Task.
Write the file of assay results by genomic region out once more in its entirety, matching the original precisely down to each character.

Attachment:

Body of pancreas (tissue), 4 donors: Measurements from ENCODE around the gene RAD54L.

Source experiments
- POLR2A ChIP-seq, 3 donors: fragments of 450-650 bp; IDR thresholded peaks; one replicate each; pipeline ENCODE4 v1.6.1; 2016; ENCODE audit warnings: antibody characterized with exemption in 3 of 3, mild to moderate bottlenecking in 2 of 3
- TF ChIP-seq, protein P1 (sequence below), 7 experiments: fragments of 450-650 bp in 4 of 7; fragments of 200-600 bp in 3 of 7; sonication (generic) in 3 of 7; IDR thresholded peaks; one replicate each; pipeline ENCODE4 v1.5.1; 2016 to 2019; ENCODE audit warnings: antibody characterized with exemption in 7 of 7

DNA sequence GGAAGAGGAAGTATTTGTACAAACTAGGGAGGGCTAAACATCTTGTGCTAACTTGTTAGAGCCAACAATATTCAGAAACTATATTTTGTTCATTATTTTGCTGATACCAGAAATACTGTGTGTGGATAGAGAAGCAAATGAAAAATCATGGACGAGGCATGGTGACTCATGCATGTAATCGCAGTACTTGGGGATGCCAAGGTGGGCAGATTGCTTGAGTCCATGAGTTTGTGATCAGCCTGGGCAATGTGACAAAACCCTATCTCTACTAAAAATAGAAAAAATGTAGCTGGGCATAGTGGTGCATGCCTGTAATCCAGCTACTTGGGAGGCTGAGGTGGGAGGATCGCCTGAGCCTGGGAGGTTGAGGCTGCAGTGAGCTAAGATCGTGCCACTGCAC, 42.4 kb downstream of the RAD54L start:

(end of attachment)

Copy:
Body of pancreas (tissue), 4 donors: Measurements from ENCODE around the gene RAD54L.

Source experiments
- POLR2A ChIP-seq, 3 donors: fragments of 450-650 bp; IDR thresholded peaks; one replicate each; pipeline ENCODE4 v1.6.1; 2016; ENCODE audit warnings: antibody characterized with exemption in 3 of 3, mild to moderate bottlenecking in 2 of 3
- TF ChIP-seq, protein P1 (sequence below), 7 experiments: fragments of 450-650 bp in 4 of 7; fragments of 200-600 bp in 3 of 7; sonication (generic) in 3 of 7; IDR thresholded peaks; one replicate each; pipeline ENCODE4 v1.5.1; 2016 to 2019; ENCODE audit warnings: antibody characterized with exemption in 7 of 7

DNA sequence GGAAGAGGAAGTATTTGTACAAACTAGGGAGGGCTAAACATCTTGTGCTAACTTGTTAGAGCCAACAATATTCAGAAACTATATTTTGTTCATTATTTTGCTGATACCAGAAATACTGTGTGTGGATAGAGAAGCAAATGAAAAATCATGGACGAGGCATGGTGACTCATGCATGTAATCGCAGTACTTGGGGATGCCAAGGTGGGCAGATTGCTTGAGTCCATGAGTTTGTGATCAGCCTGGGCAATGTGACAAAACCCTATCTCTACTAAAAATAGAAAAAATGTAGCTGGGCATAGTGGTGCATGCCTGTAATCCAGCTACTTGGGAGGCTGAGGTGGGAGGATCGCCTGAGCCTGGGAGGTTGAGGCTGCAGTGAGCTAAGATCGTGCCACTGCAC, 42.4 kb downstream of the RAD54L start: